1. Get a fan that fits the whole that your current fan ocuppies
    2. Get a fan/heatsink combo with a pre-applied thermal pad

    Most likely you'll be stuck with option 2 since standalone cpu fans are hard to come by.
  9. Jun 4, 2004 #8
    Another option:

    Remove the fan from the motherboard, check that the heatsink it was attached to is relatively clean, and leave it at that.

    To be honest, most of those crappy little fans attached to the motherboard are fairly superfluous - they're generally pretty low-quality fans which die quite easily, and you generally don't even need them. I had exactly the same problem with my motherboard (ASUS A7V266-E). I removed the fan about 2 years ago, and have not had a problem since.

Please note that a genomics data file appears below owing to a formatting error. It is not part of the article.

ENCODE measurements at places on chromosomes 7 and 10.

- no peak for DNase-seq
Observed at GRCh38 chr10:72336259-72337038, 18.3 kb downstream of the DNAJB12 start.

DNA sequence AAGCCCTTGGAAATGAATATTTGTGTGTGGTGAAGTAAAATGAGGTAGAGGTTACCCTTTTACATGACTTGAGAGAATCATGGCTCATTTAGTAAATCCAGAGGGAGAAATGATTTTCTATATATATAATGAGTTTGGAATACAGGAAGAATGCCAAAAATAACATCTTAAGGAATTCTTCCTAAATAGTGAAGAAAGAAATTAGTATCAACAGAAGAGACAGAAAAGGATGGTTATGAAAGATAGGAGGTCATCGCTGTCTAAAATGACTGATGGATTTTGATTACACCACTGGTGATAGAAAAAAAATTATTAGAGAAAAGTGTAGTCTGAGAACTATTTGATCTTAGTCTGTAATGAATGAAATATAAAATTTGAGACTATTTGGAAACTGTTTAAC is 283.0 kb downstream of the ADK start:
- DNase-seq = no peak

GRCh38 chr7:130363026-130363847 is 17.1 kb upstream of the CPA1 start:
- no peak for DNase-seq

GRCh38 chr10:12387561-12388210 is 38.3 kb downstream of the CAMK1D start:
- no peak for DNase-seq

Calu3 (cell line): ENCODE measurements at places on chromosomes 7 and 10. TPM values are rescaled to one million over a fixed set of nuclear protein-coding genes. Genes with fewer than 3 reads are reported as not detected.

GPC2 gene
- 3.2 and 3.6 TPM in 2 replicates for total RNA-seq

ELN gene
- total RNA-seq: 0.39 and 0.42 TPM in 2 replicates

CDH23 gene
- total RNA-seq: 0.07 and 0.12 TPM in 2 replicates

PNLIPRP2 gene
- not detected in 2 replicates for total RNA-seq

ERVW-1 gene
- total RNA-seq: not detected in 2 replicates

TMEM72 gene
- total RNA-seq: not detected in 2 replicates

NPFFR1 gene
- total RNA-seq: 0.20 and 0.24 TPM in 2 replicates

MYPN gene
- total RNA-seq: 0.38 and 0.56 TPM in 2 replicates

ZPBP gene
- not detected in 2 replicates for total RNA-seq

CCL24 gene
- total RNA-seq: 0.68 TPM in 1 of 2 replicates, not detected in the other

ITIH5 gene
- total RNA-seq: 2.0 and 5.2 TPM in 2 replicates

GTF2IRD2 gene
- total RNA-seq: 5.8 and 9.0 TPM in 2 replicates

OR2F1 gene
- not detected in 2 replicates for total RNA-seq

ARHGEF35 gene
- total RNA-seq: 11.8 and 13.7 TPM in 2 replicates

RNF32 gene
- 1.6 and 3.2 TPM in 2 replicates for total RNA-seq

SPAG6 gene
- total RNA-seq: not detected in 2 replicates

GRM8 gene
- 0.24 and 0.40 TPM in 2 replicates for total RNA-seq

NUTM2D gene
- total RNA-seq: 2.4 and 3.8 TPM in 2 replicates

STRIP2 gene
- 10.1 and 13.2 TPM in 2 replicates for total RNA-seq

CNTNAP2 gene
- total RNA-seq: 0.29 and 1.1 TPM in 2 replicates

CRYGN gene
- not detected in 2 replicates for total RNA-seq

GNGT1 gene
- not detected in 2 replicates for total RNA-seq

While your Northbridge (usually the part of the motherboard chipset that manufacturers attach the fan/heatsink to) will get hot, it doesn't tend to get so hot that it'll have any noticeable effect on your system, as long as it has a heatsink on it (and not even a particularly large one at that). Assuming your system has not been seriously overclocked, that is.

    You may well want to get a new fan, and that's fine. But whatever you do, don't think you have to get a new motherboard on account of a crappy Northbridge fan. First try running your system without the fan, and if the system can handle a heavy load without becoming unstable, then I wouldn't worry too much about getting a new fan.

    Also, if you have temperature sensors on your motherboard, then use an appropriate program (e.g. Motherboard Monitor) to check the temperature before you remove the fan, and compare this with the temperature after you remove the fan. If the difference is too big for your liking, then you might prefer to get a new fan.